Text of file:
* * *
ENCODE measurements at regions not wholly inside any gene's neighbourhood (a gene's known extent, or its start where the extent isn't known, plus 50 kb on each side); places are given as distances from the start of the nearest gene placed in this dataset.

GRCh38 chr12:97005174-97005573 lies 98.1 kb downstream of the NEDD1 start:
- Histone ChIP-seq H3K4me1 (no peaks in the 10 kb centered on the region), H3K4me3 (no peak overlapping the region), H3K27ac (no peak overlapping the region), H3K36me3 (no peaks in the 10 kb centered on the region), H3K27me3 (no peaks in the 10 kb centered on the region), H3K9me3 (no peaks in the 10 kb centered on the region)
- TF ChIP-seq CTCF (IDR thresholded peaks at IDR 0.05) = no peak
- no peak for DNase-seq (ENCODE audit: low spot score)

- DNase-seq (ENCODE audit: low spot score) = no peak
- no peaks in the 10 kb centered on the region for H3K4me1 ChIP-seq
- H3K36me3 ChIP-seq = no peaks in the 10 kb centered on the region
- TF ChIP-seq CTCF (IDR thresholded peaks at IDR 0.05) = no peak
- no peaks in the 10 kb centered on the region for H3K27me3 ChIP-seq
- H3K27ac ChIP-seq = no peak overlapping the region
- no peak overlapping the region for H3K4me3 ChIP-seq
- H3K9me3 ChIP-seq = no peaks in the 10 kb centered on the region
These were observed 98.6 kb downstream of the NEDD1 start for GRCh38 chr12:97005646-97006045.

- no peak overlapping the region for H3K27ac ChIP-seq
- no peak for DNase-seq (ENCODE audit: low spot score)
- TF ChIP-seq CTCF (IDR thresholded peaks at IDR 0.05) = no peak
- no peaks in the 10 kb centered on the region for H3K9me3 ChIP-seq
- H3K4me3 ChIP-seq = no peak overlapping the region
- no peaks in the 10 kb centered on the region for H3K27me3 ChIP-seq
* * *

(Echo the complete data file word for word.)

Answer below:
ENCODE measurements at regions not wholly inside any gene's neighbourhood (a gene's known extent, or its start where the extent isn't known, plus 50 kb on each side); places are given as distances from the start of the nearest gene placed in this dataset.

GRCh38 chr12:97005174-97005573 lies 98.1 kb downstream of the NEDD1 start:
- Histone ChIP-seq H3K4me1 (no peaks in the 10 kb centered on the region), H3K4me3 (no peak overlapping the region), H3K27ac (no peak overlapping the region), H3K36me3 (no peaks in the 10 kb centered on the region), H3K27me3 (no peaks in the 10 kb centered on the region), H3K9me3 (no peaks in the 10 kb centered on the region)
- TF ChIP-seq CTCF (IDR thresholded peaks at IDR 0.05) = no peak
- no peak for DNase-seq (ENCODE audit: low spot score)

- DNase-seq (ENCODE audit: low spot score) = no peak
- no peaks in the 10 kb centered on the region for H3K4me1 ChIP-seq
- H3K36me3 ChIP-seq = no peaks in the 10 kb centered on the region
- TF ChIP-seq CTCF (IDR thresholded peaks at IDR 0.05) = no peak
- no peaks in the 10 kb centered on the region for H3K27me3 ChIP-seq
- H3K27ac ChIP-seq = no peak overlapping the region
- no peak overlapping the region for H3K4me3 ChIP-seq
- H3K9me3 ChIP-seq = no peaks in the 10 kb centered on the region
These were observed 98.6 kb downstream of the NEDD1 start for GRCh38 chr12:97005646-97006045.

- no peak overlapping the region for H3K27ac ChIP-seq
- no peak for DNase-seq (ENCODE audit: low spot score)
- TF ChIP-seq CTCF (IDR thresholded peaks at IDR 0.05) = no peak
- no peaks in the 10 kb centered on the region for H3K9me3 ChIP-seq
- H3K4me3 ChIP-seq = no peak overlapping the region
- no peaks in the 10 kb centered on the region for H3K27me3 ChIP-seq